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  7. Oh, absolutely, Ann; I’ve always thought we have to put our own house in order before being qualified to fix everyone else’s. And of course, whilst we set about doing our work, we can still extend compassion, generosity, and loving kindness to all beings. These are simple ideals, but they are realisable, and in my experience, lead to contentedness.

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  8. I still read Letters to the Editor online and I know exactly the type you mean. We are plagued with them at the moment on Brexit and Independence, and I guess you are with the Presidential election. Even worse are the comments below the line on online articles. I try not to look, I really do, but sometimes I can’t help myself. Simplistic and vitriolic – much worse than Facebook where I only have trusted people. Keyboard warriors – you’re right, they should get out and live the solution. As should I more often.

    Liked by 1 person

    • Yes our election is getting the same kind of reaction as Brexit, with both sides spewing nasty and simplistic accusations at the other. It is very depressing, but I try to remember that most people really don’t write such things. It really is the keyboard warriors, as you say!

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  9. Your post is timely for me because I just had a long discussion yesterday with a student who was agonizing over his anxiety and inability to put himself out there to make new friends. I thought about how our minds are our own worst enemies, and that humans really have a way of overcomplicating things unnecessarily. I think things can be simpler, but too often our minds grasp for the difficult. It’s like a disease. I think the cure is love. Not enough people are well-loved or love well enough. Now I know that’s simplistic!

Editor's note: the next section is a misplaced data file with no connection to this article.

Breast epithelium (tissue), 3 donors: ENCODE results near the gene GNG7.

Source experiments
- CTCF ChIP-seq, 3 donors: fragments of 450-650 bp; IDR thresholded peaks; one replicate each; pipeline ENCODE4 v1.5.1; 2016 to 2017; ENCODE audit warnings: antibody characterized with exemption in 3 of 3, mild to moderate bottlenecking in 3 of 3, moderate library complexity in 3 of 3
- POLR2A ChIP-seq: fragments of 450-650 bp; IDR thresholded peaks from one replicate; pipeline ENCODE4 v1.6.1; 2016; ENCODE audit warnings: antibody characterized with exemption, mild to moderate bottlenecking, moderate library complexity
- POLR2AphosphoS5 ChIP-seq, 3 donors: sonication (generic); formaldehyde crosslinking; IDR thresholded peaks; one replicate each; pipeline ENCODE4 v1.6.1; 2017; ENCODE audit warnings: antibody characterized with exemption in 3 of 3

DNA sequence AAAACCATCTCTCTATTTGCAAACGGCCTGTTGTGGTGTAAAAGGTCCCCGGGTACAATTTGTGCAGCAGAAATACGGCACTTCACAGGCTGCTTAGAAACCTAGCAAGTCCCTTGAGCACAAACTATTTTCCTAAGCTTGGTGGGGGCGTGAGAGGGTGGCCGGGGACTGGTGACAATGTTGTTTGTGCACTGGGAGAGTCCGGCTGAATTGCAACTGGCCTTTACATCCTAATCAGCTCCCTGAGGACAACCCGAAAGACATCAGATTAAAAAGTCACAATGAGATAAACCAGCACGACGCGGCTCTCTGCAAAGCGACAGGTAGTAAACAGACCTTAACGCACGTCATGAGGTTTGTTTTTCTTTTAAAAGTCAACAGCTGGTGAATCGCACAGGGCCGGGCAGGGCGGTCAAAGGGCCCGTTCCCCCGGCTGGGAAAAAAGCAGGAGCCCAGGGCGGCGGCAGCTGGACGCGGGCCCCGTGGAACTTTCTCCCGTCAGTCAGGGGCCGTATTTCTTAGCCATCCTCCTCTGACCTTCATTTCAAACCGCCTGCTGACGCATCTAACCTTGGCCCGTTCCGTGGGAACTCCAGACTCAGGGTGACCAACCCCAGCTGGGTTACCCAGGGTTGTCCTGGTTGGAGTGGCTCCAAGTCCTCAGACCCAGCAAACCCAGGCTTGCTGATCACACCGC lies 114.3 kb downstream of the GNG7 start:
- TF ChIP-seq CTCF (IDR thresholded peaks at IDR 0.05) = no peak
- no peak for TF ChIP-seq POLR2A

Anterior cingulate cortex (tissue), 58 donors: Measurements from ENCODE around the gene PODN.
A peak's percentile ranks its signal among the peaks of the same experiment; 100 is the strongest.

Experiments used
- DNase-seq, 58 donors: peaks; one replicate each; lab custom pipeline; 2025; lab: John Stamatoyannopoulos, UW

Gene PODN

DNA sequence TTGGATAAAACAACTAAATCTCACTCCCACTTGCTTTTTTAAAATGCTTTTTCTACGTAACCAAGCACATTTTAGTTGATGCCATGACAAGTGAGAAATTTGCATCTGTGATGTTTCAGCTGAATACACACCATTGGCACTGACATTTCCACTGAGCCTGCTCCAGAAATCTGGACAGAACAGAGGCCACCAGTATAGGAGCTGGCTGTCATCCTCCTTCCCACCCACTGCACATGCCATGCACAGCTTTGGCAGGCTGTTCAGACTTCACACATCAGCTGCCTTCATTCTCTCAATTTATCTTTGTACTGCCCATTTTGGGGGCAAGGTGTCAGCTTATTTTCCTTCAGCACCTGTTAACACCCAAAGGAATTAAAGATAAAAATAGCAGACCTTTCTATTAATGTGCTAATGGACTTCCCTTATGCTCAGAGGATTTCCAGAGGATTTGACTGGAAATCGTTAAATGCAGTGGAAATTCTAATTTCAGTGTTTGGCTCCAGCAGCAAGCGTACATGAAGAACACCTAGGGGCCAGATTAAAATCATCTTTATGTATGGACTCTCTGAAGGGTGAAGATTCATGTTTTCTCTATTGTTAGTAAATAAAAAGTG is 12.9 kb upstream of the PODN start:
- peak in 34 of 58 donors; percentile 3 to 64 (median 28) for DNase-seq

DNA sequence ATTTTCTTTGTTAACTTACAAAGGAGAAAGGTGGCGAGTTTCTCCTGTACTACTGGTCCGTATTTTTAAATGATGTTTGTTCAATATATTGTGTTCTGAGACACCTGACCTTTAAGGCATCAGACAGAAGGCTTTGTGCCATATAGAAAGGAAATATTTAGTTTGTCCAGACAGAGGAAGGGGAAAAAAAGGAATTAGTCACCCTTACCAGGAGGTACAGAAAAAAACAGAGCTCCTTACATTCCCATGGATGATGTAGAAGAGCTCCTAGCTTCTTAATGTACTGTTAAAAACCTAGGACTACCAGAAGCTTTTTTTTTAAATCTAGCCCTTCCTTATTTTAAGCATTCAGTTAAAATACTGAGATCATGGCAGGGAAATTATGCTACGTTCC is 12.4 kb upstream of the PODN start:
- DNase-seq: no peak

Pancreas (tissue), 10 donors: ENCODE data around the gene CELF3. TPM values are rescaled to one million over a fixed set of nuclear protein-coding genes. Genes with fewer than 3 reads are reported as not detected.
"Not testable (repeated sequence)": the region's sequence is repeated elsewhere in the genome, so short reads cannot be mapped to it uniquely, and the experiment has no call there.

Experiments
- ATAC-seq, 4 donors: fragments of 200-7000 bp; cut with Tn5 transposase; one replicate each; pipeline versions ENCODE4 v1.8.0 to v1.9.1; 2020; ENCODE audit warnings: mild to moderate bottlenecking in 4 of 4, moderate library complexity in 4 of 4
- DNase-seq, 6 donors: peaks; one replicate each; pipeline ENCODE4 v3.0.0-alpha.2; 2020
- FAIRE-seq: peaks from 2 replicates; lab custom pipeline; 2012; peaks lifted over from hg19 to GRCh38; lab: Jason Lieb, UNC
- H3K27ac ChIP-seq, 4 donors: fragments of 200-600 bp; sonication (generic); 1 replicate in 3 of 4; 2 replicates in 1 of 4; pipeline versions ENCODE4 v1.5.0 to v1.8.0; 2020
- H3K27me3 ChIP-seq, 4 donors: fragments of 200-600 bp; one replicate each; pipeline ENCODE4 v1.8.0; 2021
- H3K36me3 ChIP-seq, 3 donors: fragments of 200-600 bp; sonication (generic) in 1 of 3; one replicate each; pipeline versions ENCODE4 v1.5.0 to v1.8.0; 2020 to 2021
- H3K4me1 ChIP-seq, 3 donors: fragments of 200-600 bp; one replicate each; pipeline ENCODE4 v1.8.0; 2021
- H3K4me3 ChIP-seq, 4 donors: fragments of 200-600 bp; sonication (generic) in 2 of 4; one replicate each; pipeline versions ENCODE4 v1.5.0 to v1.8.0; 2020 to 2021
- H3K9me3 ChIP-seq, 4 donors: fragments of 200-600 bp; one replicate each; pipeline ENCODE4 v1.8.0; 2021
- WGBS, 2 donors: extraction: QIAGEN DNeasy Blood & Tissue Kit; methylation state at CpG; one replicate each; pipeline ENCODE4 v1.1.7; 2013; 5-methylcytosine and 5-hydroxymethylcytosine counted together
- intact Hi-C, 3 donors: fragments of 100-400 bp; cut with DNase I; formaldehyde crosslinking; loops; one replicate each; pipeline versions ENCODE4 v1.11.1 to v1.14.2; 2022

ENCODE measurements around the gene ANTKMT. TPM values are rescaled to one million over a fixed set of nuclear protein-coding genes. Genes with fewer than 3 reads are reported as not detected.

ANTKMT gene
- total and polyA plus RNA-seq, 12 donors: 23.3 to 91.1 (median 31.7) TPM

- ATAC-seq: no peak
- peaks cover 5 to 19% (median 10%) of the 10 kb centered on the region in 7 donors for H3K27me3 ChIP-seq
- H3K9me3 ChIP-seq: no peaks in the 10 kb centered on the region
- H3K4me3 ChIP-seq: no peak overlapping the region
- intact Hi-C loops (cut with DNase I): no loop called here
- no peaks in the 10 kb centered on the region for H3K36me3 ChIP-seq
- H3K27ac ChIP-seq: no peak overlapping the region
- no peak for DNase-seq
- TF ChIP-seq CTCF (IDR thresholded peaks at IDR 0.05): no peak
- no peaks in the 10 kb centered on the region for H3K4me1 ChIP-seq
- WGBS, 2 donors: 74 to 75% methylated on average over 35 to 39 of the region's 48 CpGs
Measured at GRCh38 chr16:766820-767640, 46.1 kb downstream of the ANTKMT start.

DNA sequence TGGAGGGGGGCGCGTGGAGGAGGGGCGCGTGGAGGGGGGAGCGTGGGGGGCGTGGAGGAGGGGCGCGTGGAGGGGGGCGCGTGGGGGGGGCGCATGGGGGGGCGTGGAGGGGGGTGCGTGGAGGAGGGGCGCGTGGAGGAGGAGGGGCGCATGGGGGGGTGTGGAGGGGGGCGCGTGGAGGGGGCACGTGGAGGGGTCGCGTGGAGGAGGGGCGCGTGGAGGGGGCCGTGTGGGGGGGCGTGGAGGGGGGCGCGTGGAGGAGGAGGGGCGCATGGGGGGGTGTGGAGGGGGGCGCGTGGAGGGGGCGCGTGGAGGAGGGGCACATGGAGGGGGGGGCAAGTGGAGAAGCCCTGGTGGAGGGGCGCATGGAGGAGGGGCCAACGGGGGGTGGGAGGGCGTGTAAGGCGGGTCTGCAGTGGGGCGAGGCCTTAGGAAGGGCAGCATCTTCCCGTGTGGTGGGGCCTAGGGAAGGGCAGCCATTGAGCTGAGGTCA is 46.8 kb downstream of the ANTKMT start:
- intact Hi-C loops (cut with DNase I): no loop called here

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  10. Yes, we often make things so much harder then they have to be, especially with our own lives. More love may be simplistic, but sometimes simplistic is exactly the right solution. It certainly is when we’re talking about how to love one another, and ourselves, I think. Thanks, Kim! I always appreciate your comments!

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  11. I agree that many of the most serious problems often have long histories, complicated causes and no simple solutions. All the same, I think there is still room for hope. Even problems that seem completely intractable can be successfully tackled, although this generally requires, time, dedication and effort.

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    • Bun, I’m so sorry, but I just saw this comment! Your last three comments have either gone into my spam folder, or were waiting for moderation, and I didn’t realize it! My comment settings mean that the first time someone comments, I have to approve it, but after that, the their comments are posted immediately. I don’t know why your comments were singled out, and I apologize for that. Your comments are always insightful and usually funny, so please know how much they are appreciated!